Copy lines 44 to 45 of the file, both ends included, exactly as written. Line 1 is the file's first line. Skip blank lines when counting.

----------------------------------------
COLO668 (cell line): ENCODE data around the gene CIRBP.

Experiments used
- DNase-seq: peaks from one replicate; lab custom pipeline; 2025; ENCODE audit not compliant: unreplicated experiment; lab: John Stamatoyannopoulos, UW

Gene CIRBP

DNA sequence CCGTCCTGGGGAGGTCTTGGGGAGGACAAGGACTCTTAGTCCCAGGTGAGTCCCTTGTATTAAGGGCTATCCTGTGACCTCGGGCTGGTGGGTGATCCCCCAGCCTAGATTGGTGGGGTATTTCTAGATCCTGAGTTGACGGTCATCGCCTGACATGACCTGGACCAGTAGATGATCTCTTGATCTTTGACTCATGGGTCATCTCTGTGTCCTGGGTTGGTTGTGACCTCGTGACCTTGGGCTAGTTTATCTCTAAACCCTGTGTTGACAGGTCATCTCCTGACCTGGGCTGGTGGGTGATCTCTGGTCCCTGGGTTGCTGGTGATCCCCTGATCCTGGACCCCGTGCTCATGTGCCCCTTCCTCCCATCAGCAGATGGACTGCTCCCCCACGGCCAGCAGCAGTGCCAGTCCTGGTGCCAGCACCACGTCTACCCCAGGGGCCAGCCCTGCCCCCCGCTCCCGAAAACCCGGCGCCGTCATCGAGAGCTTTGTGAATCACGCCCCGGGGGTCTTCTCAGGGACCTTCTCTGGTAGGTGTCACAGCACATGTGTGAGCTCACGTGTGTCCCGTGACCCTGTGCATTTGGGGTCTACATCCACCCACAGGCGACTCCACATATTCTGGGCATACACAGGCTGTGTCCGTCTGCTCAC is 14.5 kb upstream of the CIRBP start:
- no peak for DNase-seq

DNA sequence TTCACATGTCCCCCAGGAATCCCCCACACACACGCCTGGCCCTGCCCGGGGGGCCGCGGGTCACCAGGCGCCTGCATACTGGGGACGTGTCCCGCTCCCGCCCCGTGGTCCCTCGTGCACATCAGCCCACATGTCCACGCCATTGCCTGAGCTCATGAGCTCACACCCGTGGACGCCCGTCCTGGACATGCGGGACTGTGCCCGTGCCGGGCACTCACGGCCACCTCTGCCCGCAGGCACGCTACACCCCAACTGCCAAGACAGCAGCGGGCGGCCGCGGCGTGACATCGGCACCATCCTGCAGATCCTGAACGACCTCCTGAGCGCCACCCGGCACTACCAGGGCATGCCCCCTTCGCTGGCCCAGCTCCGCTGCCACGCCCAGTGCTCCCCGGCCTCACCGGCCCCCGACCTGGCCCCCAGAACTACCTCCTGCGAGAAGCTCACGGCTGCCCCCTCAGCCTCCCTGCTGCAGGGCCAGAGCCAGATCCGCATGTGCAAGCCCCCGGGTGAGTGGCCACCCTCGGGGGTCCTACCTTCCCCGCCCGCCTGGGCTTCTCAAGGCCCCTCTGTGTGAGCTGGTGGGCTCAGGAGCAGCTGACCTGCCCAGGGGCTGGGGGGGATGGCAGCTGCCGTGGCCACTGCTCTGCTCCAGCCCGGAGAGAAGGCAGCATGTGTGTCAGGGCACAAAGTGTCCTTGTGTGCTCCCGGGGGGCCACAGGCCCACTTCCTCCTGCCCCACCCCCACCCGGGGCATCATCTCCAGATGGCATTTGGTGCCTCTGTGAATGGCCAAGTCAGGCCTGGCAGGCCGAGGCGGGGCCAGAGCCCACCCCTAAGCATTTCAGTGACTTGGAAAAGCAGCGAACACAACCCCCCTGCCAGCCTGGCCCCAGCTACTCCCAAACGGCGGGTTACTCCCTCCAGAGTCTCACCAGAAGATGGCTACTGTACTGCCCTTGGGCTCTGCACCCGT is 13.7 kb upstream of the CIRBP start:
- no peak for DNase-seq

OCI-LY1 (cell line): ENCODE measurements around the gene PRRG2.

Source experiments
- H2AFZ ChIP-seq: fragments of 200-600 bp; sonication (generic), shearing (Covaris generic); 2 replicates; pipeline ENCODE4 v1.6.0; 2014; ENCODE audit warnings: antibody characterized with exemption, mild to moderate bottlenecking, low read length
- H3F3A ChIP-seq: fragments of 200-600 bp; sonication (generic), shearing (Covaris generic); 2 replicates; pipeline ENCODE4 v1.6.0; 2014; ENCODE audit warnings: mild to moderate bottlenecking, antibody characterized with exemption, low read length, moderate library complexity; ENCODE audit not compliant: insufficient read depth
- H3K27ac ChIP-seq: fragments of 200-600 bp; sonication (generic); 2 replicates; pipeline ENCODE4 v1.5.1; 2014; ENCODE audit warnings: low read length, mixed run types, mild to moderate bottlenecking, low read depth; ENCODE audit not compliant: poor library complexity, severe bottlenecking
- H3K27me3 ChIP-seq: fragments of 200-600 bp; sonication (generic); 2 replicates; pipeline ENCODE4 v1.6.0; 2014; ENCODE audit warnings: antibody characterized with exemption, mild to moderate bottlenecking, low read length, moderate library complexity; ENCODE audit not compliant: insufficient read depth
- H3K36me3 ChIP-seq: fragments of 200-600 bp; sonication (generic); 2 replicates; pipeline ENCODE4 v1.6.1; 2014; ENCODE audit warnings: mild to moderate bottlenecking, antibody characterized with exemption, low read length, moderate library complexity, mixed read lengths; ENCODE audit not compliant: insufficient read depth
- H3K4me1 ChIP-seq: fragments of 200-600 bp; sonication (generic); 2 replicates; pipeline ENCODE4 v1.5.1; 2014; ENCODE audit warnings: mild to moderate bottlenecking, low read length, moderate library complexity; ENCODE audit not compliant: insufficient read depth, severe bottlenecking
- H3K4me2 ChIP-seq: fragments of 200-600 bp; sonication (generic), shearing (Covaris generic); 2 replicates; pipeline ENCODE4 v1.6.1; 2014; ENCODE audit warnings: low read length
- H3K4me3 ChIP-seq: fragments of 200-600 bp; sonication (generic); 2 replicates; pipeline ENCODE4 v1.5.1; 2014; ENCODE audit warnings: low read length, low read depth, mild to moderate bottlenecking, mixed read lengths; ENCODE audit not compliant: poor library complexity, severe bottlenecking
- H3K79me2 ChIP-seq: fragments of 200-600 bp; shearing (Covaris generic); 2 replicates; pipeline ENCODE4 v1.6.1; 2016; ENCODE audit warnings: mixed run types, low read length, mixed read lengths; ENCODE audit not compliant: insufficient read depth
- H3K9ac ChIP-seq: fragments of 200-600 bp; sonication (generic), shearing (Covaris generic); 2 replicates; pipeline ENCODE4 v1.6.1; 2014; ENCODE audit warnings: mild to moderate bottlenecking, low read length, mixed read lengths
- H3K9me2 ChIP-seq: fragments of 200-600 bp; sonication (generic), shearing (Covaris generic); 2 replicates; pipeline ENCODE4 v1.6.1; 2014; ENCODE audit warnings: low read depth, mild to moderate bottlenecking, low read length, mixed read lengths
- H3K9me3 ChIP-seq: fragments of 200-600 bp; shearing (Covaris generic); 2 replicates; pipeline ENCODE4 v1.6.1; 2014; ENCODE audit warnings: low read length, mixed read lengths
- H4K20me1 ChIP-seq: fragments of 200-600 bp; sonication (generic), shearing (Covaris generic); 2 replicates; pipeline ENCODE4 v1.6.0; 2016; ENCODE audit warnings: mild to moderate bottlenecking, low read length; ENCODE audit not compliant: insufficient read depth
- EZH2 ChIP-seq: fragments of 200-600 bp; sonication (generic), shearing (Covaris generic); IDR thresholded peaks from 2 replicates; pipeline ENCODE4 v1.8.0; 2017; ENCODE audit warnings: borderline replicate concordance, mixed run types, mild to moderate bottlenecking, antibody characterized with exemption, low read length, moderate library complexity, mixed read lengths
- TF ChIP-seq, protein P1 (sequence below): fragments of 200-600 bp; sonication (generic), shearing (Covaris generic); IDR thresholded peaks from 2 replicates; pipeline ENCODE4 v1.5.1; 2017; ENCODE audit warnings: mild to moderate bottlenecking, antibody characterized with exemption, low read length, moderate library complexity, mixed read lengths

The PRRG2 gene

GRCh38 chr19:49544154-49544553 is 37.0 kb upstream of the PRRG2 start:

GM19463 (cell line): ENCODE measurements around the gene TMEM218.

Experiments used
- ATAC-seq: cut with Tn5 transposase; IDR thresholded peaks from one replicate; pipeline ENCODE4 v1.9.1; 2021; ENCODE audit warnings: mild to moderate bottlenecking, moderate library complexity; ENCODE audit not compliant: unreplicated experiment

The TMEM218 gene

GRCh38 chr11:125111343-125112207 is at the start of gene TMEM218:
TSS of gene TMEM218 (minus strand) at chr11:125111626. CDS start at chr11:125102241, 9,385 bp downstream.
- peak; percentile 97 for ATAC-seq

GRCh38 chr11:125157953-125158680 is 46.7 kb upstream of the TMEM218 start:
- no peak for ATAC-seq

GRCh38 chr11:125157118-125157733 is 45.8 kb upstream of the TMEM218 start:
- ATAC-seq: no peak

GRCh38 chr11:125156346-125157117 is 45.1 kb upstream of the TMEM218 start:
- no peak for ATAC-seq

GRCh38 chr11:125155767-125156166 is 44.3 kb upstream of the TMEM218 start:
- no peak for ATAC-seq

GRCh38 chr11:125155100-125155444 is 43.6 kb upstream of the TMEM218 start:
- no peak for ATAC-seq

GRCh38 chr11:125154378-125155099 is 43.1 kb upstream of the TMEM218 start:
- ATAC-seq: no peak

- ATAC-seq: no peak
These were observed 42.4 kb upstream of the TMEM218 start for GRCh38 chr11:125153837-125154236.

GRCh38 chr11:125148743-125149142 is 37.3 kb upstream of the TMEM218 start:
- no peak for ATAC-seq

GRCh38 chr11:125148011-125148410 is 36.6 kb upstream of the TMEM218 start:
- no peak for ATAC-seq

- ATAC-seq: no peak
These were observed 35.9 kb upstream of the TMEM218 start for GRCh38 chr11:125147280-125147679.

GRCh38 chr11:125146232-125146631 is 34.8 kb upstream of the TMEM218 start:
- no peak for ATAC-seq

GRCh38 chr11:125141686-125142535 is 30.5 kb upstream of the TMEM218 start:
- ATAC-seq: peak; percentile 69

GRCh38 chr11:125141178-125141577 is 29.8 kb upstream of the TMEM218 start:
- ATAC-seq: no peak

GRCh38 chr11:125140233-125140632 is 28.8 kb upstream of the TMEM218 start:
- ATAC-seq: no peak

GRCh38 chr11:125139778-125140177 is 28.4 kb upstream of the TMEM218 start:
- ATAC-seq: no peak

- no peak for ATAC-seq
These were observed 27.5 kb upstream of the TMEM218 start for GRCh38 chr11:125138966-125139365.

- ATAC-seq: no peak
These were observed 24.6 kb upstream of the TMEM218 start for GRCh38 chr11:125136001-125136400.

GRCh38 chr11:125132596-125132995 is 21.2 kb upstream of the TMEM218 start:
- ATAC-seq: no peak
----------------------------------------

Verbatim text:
- no peak for ATAC-seq

GRCh38 chr11:125154378-125155099 is 43.1 kb upstream of the TMEM218 start: